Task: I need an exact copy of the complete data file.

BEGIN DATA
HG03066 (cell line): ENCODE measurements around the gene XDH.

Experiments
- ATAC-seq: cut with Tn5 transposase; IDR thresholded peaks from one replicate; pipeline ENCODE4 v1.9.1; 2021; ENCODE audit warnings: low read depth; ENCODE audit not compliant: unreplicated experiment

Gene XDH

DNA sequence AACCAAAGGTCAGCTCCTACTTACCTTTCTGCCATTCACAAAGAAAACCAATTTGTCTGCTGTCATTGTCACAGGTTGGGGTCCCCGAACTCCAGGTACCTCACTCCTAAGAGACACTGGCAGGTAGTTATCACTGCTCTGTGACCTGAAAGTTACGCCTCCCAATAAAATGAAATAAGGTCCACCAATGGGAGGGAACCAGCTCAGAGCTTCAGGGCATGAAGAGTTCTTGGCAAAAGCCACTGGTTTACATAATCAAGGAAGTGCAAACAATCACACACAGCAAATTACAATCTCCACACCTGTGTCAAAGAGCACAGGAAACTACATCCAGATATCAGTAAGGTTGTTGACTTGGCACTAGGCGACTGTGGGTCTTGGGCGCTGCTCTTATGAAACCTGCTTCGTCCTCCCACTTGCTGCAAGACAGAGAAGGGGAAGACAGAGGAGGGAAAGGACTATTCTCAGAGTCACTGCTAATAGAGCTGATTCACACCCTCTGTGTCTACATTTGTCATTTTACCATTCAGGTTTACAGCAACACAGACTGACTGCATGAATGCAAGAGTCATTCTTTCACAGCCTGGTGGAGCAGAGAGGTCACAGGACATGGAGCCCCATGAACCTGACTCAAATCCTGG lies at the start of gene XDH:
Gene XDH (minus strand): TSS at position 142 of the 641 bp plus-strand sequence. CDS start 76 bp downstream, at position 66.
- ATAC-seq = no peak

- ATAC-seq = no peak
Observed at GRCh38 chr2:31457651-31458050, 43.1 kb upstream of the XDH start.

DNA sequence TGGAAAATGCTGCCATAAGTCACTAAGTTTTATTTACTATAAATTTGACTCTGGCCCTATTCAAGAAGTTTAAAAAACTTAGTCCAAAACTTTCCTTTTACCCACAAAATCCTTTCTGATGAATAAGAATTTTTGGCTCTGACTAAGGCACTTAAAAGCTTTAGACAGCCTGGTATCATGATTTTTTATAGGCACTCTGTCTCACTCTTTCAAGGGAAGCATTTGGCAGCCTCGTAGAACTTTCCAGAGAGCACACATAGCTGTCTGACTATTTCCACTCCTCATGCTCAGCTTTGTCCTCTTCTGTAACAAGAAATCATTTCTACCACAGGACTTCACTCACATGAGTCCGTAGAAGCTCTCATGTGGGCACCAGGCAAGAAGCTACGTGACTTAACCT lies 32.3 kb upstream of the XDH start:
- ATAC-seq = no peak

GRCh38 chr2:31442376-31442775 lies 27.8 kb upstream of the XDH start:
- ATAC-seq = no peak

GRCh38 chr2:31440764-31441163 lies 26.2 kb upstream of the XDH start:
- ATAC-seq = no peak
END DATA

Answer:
HG03066 (cell line): ENCODE measurements around the gene XDH.

Experiments
- ATAC-seq: cut with Tn5 transposase; IDR thresholded peaks from one replicate; pipeline ENCODE4 v1.9.1; 2021; ENCODE audit warnings: low read depth; ENCODE audit not compliant: unreplicated experiment

Gene XDH

DNA sequence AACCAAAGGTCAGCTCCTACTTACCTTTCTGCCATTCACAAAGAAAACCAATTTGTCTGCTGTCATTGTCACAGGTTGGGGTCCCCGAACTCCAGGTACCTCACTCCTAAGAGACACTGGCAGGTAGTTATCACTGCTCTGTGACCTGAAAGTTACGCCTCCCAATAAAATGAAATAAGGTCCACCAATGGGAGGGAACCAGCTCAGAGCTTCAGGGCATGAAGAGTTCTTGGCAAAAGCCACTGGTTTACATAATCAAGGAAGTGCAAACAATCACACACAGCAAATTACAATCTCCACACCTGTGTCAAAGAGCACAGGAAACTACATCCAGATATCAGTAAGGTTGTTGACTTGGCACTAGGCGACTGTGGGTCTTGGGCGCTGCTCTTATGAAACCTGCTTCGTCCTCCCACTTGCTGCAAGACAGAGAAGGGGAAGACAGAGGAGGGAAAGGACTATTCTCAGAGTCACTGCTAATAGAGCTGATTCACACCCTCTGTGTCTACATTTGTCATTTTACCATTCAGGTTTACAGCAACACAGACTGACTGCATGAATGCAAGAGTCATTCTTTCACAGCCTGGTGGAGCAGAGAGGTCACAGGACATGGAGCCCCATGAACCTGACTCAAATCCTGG lies at the start of gene XDH:
Gene XDH (minus strand): TSS at position 142 of the 641 bp plus-strand sequence. CDS start 76 bp downstream, at position 66.
- ATAC-seq = no peak

- ATAC-seq = no peak
Observed at GRCh38 chr2:31457651-31458050, 43.1 kb upstream of the XDH start.

DNA sequence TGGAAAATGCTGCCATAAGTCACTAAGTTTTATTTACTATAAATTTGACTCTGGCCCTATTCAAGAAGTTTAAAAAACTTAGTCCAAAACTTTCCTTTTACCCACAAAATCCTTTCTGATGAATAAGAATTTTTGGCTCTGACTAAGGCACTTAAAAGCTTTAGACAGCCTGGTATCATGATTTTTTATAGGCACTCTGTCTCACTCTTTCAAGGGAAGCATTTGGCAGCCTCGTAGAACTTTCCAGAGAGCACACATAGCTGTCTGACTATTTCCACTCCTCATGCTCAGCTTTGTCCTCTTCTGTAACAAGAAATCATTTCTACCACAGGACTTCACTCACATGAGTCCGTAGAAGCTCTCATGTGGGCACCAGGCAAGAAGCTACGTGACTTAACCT lies 32.3 kb upstream of the XDH start:
- ATAC-seq = no peak

GRCh38 chr2:31442376-31442775 lies 27.8 kb upstream of the XDH start:
- ATAC-seq = no peak

GRCh38 chr2:31440764-31441163 lies 26.2 kb upstream of the XDH start:
- ATAC-seq = no peak